Choose the Right Construction Methods and Materials
The majority of kitchen cabinets are made from solid wood, particleboard, medium-density fiberboard (MDF) and/or plywood. As the name implies, solid wood is made entirely from solid, nonengineered wood. Solid wood is often used for parts of the cabinet, such as shelves, drawers or doors but is rarely used for entire cabinets because it is not particularly moisture-resistant, and it is hard to secure to walls due to its weight. Particleboard, MDF and plywood are all engineered-wood products, with particleboard made from wood chips, MDF made from wood fibers and plywood made from thin layers of wood, all of which are then glued together into panels.
There are many different construction techniques used in assembling cabinets, with the most famous being the classic dovetail, where two boards are connected at a 90-degree angle by interlocking cutouts. Dowel joints, tongue-and-groove and mortise-and-tenon are also popular joinery methods that involve interlocking two boards in addition to securing them with glue or other fasteners, such as screws. These will all leave you with a high-quality, long-lasting product.
On the low end of the spectrum are butt joints and lap joints, which involve overlapping or pushing the boards against each other and securing them with nails, glue, screws or staples. These joints are the weakest and are the most likely to break.
Pick Your Style
It's time to think about how you want your cabinets to look. Since you probably already have an idea of what color and finish or wood look you want, start by looking at the general profiles of different cabinet doors, such as raised arch, slab, recessed square, etc. Then, nail down the exact color, wood grain and wood stain you'd ideally like to see on the face of the cabinets. Keep in mind that stock cabinets may only come in a set number of options.
Consider also whether you want framed or frameless cabinets. Framed cabinets are the traditional American style, where the cabinet box has a 1 1/2-inch-thick face frame attached to the front, to which the cabinet doors will be attached. These cabinets tend to be a little stronger and allow more flexibility in design, giving you the option to mount the doors so they cover the entire frame for a full overlay, mount them to fit entirely in the face frame in what's called a full-insert look or attach them to the front of the frame in a partial overlay, allowing you to see the hinges.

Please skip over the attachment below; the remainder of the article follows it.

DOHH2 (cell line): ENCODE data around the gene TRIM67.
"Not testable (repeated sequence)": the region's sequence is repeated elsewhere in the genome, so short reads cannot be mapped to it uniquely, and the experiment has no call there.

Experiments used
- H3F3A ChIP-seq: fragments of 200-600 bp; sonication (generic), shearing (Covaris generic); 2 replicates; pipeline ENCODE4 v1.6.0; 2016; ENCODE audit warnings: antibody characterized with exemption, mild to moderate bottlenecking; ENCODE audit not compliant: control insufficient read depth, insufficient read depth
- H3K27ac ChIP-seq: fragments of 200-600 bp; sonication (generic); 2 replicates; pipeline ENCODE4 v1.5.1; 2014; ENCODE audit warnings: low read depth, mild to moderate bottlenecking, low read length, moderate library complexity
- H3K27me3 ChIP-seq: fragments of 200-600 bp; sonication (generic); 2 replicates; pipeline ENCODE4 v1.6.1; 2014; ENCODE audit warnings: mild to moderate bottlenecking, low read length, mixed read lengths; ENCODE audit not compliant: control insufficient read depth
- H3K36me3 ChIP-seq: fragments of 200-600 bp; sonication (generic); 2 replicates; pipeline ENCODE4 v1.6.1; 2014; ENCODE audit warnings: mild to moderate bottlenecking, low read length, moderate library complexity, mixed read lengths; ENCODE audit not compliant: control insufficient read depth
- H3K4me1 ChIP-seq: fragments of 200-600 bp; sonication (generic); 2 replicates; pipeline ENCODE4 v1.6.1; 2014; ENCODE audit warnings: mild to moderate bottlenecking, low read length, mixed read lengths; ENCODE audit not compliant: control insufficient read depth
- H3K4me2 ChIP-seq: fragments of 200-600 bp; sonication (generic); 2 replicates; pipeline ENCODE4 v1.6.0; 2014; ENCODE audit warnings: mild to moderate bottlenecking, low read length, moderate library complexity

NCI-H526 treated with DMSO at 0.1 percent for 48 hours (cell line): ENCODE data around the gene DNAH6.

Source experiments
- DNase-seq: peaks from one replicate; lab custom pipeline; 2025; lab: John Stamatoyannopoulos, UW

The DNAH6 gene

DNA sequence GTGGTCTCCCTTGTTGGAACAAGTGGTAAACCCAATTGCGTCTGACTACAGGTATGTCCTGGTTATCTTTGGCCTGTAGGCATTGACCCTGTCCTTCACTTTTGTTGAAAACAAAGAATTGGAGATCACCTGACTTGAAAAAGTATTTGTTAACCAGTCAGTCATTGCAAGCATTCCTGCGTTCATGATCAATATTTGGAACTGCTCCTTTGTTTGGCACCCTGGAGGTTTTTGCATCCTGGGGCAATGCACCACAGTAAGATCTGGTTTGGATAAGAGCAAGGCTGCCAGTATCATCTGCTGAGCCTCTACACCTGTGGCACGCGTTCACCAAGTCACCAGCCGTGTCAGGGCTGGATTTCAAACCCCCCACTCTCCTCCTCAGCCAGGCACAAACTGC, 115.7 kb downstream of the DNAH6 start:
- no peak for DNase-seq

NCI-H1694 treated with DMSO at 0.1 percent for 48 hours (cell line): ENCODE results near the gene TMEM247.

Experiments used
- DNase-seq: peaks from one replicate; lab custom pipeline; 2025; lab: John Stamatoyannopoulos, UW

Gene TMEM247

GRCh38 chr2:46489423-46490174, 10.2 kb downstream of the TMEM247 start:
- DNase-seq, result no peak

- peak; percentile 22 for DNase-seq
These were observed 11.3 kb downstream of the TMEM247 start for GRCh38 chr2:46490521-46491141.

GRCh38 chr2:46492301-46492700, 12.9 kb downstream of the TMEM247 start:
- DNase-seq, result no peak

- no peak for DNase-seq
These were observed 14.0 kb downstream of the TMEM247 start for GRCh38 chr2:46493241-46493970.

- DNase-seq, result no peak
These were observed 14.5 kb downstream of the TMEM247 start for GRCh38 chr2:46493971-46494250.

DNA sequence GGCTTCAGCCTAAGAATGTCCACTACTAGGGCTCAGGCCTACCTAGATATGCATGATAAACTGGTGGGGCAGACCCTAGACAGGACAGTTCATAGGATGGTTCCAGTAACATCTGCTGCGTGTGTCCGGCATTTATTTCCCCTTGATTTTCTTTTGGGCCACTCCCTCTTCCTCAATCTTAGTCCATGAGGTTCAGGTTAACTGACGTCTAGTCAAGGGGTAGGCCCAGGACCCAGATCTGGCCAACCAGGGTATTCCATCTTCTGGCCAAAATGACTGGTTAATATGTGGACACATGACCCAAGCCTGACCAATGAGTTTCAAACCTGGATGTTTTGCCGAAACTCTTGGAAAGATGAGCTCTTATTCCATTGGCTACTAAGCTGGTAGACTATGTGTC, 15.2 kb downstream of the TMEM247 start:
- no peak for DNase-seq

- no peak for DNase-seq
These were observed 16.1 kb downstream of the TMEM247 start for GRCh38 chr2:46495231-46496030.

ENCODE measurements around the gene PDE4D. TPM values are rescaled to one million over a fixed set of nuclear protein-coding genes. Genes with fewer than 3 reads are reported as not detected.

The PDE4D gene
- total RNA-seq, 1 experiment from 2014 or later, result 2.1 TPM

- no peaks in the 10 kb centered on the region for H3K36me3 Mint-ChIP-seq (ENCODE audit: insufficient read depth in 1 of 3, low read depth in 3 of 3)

Frameless cabinets do not have a frame on the front, and instead, the cabinet doors are attached directly to the cabinet walls. This means you will have to work with a full-overlay or full-insert design, which both have a more modern, European look. When a full-insert design is used with a frameless cabinet, a wood or laminate veneer will need to be added to the edges of the cabinet box to hide the raw edges. Frameless cabinets have the advantage of allowing access to every square inch of cabinet space, but because the cabinet box must be significantly stronger and thicker, they tend to be more expensive.
Choose Your Bells and Whistles
If you haven't blown your budget picking the right overall style, material and construction style for your home, spend some time thinking about small additions you might want to add to really help make your dream cabinets a reality. This could include integrated lighting, utensil pullouts, messaging centers, charging stations, quiet-close doors, fancy hardware, touch-to-open drawers, pull-out garbage cans and more. When buying stock or semicustom cabinets, you'll need to choose from the manufacturer-offered options, but with custom cabinetry, the options are unlimited.
- Kitchen Cabinet Depot: Joinery in Cabinets
- Dwell: 5 Key Tips For Picking Out New Kitchen Cabinets
- Home Style Choices: Choosing Kitchen Cabinets Where To Start & What To Know
- Home Style Choices: Kitchen Cabinet Construction 101 - Learn Before You Buy
- Consumer Reports: 3 Steps to Choosing the Right Kitchen Cabinets
- HomeAdvisor: Average Kitchen Cabinet Costs
- Bray & Scarff: Framed Vs. Frameless Cabinets
- Living Locurto: 6 Tips for Choosing the Perfect Kitchen Cabinets!
Jill Harness is a blogger with experience covering architecture, design and decor trends from around the globe. As she lives in what would politely be called a "fixer upper," she is particularly interested in writing about DIY projects and repairs. Most of her home design writing can be found at www.homesandhues.com. You can find out more about Jill's experience and learn how to contact her through her website, www.jillharness.com.